One Friday in July, the residents of Padilla, a remote town in southern rural Bolivia, began their day with a little more spice than usual. It was the first day of their fourth annual International Red Chili Pepper Festival. The event attracted local producers and their families, owners of trade firms, and entrepreneurs from neighboring Argentina and Peru, who gathered together to make contacts and explore business opportunities. As a result, farmers sealed new deals to sell one hundred tons of Bolivian red chili peppers, with a total value of more than $100,000.
The festival is the public face of a joint program implemented by USAID and the Government of Bolivia to promote market access for impoverished farmers. The project improves production processes and helps farmers find trade opportunities for nontraditional agricultural products from Bolivia.
Red chili peppers are usually produced in this rural area with traditional farming practices. The methods for handling peppers, excessive use of chemical fertilizers, and lack of marketing skills can result in both poor harvests and poor sales. Thanks to technical assistance and training, more than 75 percent of the crop now makes its way to local and export markets, resulting in much needed revenue for the farmers. The income of farmers in the program is now double the average income of rural workers in the region.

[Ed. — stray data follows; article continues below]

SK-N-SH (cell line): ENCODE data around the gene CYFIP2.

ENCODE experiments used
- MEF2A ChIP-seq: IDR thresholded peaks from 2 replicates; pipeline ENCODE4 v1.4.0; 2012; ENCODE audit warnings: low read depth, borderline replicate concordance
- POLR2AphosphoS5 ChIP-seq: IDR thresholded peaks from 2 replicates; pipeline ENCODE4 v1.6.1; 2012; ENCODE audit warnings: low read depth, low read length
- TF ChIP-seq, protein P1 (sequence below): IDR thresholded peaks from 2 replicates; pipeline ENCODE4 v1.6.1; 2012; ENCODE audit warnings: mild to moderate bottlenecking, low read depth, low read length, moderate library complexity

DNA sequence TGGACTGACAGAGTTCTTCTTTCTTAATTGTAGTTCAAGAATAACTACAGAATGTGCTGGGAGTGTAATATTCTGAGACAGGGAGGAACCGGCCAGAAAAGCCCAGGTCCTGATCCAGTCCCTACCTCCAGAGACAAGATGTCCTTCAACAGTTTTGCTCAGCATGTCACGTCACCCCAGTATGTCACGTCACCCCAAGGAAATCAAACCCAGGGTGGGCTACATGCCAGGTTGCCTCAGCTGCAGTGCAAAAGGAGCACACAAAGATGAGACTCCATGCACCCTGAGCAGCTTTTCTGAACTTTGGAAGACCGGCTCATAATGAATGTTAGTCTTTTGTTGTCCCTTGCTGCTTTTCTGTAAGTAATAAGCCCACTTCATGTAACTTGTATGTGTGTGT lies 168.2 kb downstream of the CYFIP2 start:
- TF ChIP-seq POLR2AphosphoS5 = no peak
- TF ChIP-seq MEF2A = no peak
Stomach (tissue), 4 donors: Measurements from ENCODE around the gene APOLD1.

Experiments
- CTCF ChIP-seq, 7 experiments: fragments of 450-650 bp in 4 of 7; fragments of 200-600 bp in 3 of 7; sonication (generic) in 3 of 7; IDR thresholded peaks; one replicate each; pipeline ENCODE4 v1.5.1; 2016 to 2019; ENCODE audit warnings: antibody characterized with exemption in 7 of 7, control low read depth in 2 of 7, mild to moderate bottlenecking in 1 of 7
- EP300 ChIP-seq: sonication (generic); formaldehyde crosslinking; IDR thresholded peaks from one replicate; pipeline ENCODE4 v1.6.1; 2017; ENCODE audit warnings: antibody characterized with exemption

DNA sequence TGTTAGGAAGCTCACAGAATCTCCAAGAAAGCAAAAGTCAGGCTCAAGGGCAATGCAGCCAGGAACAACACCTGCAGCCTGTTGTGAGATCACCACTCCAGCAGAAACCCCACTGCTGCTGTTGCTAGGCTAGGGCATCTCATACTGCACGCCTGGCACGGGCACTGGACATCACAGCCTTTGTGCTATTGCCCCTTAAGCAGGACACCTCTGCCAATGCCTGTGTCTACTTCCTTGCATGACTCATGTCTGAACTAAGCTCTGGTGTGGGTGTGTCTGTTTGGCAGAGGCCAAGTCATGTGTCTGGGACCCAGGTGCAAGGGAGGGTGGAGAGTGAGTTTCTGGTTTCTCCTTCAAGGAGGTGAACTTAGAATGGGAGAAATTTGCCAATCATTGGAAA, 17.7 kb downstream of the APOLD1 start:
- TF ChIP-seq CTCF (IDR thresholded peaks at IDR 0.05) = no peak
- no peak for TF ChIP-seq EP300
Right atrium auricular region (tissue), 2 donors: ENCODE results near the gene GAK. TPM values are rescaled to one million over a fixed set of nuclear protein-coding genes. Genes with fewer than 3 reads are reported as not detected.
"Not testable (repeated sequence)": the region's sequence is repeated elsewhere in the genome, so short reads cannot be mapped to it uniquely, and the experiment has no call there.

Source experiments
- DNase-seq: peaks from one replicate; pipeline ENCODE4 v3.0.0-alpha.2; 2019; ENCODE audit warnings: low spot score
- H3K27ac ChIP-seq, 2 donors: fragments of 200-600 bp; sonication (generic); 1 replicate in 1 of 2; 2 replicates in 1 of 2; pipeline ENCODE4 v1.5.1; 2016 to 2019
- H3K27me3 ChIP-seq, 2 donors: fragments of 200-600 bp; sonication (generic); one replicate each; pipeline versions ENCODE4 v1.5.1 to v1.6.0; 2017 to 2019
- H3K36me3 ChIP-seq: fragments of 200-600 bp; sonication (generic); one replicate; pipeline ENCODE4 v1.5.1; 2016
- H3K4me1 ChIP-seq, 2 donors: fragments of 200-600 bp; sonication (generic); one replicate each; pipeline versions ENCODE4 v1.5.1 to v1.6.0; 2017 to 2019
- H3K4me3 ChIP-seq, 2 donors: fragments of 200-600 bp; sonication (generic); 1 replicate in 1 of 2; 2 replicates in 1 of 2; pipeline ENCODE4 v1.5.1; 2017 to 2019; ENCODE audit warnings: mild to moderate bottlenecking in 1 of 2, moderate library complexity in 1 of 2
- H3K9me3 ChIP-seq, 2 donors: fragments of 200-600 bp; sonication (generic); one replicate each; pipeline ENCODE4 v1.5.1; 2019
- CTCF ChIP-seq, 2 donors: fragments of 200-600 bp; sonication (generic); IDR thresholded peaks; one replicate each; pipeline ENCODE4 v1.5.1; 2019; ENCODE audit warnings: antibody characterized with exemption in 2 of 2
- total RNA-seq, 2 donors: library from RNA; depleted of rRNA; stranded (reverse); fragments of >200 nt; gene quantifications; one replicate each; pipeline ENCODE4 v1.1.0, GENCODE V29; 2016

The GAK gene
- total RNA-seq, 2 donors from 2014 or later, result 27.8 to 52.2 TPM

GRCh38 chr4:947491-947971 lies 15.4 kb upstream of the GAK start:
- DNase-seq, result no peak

Padilla is located in one of the most impoverished regions of Bolivia, with few natural resources and poor social and economic conditions. However, red chili peppers from this region are prized for their flavor and, increasingly, for their quality. With USAID assistance, the chili crop has become a more valuable local resource that promises to change the lives of many farmers and boost local economic development. In addition, residents of Padilla are discovering that chili pepper production has the potential to bring other benefits to their town, such as tourism and related services for those attending the festival. With continued support from USAID, farmers in this region and throughout Bolivia are looking forward to a hot and spicy future filled with chilies, growth, and more cash.
Last updated: January 12, 2015